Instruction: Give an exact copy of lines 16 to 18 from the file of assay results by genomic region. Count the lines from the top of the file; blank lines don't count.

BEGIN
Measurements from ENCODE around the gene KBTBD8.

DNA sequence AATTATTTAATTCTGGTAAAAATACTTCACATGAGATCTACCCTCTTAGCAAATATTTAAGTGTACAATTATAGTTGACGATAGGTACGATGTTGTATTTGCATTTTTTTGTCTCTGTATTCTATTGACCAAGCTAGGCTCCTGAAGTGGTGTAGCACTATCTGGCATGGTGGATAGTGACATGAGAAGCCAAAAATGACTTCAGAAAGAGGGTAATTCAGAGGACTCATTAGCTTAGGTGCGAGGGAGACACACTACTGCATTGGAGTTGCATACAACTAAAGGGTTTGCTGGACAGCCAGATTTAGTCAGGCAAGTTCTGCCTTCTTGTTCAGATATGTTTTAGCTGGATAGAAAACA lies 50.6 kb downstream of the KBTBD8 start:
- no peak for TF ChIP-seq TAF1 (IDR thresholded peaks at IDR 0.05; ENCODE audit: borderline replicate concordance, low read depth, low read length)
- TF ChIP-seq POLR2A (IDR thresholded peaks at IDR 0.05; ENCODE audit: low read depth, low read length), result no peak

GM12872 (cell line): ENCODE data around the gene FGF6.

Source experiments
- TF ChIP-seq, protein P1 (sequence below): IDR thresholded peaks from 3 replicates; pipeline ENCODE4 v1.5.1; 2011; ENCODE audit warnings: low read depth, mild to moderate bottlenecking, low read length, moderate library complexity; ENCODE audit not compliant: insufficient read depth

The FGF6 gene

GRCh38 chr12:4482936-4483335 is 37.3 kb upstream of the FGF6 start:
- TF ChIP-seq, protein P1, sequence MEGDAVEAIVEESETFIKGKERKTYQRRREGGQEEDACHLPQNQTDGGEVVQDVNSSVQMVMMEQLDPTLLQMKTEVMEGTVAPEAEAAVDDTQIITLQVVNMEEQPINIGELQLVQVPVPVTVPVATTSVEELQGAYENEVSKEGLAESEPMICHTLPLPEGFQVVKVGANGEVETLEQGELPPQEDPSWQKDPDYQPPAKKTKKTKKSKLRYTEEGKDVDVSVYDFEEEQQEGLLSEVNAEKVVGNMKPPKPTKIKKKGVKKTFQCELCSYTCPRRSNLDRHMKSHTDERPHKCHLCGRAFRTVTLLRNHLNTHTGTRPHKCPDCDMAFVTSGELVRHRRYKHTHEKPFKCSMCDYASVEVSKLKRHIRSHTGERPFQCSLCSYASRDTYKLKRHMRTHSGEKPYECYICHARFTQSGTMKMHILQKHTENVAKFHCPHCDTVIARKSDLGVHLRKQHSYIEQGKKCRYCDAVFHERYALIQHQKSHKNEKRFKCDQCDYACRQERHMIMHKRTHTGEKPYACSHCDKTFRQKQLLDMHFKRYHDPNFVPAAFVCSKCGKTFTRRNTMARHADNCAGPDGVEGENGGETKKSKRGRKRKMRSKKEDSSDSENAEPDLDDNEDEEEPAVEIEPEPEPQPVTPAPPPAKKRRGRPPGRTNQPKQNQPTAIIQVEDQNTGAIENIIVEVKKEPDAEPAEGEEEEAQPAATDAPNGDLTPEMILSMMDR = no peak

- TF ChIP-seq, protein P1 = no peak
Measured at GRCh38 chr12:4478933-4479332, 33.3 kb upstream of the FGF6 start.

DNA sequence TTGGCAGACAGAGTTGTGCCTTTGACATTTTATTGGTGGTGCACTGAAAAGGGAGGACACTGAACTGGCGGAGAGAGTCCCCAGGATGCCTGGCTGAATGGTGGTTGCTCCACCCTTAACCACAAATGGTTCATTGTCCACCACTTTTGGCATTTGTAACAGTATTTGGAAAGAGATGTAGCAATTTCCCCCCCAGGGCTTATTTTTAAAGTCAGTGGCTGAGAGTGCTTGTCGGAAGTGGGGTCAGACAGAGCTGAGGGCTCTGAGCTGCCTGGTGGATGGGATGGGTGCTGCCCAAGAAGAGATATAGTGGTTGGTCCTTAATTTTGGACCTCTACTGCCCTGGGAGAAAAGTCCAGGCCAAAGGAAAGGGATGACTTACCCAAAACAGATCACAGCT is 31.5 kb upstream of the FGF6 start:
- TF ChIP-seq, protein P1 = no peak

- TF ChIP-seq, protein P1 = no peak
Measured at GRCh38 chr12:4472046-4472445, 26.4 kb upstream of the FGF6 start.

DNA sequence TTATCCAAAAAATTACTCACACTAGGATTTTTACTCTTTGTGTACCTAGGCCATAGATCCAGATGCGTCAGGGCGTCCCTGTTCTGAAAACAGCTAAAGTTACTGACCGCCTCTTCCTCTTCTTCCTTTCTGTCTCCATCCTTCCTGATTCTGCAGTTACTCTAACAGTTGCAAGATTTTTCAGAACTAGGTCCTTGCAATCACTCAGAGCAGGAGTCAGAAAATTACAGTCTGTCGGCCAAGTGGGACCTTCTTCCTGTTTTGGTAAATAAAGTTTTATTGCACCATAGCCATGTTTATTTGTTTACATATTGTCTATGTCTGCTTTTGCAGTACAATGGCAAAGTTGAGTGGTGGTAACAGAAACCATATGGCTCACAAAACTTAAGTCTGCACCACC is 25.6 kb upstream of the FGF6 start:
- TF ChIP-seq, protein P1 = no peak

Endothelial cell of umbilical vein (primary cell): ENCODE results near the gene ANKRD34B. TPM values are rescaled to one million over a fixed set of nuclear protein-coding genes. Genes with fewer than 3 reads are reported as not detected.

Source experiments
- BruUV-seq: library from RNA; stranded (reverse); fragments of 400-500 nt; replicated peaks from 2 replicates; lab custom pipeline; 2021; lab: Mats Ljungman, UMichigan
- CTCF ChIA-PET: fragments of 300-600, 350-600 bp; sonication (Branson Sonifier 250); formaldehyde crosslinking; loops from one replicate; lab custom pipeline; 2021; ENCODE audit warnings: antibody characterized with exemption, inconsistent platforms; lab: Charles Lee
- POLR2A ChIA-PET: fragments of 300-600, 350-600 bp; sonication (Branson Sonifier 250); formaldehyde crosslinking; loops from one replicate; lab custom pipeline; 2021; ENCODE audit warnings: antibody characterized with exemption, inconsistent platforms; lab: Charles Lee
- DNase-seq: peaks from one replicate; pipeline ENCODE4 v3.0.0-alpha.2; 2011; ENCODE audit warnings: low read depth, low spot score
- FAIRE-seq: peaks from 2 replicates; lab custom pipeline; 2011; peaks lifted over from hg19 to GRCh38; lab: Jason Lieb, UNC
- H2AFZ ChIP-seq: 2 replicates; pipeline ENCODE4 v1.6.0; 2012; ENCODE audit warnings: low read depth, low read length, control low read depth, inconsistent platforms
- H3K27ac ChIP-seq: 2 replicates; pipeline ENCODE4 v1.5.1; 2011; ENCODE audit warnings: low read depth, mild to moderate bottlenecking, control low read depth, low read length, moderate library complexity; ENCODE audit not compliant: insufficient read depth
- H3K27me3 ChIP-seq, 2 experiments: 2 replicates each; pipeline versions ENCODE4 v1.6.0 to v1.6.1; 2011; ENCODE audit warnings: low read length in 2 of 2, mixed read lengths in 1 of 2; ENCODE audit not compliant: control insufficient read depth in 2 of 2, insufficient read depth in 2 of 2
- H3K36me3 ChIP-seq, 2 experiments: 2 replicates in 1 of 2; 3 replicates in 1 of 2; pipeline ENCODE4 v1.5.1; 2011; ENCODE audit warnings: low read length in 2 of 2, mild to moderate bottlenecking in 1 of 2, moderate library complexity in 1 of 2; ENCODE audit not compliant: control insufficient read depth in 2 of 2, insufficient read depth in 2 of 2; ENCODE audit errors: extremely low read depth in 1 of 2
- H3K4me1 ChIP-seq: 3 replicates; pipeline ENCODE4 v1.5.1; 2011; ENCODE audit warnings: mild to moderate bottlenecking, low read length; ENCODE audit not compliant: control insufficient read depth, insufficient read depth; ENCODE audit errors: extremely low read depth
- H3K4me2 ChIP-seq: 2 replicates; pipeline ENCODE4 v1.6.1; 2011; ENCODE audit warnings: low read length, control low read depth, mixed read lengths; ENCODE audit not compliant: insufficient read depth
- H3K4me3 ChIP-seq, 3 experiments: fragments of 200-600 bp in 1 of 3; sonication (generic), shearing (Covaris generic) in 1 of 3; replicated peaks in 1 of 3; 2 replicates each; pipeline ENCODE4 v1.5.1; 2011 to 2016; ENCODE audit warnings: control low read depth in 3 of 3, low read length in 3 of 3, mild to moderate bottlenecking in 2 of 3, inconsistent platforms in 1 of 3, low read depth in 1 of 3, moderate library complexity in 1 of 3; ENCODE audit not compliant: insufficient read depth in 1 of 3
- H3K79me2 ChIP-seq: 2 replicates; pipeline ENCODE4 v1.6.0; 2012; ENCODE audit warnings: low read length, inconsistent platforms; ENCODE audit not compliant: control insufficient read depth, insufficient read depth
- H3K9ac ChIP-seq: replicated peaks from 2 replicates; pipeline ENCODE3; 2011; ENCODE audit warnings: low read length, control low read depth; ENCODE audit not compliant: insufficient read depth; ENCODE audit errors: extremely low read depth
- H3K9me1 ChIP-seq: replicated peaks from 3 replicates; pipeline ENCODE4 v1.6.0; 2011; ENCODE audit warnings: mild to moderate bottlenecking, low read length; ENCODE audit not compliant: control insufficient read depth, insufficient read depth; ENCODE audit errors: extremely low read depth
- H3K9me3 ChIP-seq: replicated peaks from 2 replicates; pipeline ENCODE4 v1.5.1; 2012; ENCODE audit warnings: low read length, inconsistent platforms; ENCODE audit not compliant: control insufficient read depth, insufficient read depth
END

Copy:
Measured at GRCh38 chr12:4472046-4472445, 26.4 kb upstream of the FGF6 start.

DNA sequence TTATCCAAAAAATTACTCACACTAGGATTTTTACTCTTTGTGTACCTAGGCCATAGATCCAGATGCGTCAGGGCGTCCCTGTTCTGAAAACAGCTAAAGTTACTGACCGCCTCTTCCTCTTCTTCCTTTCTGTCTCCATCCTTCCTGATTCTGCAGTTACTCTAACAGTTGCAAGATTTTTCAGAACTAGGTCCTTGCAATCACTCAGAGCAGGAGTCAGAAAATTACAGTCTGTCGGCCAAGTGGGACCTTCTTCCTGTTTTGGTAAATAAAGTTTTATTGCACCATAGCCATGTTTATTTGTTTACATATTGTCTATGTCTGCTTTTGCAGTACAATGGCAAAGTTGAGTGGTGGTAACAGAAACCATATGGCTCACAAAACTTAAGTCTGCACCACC is 25.6 kb upstream of the FGF6 start:
- TF ChIP-seq, protein P1 = no peak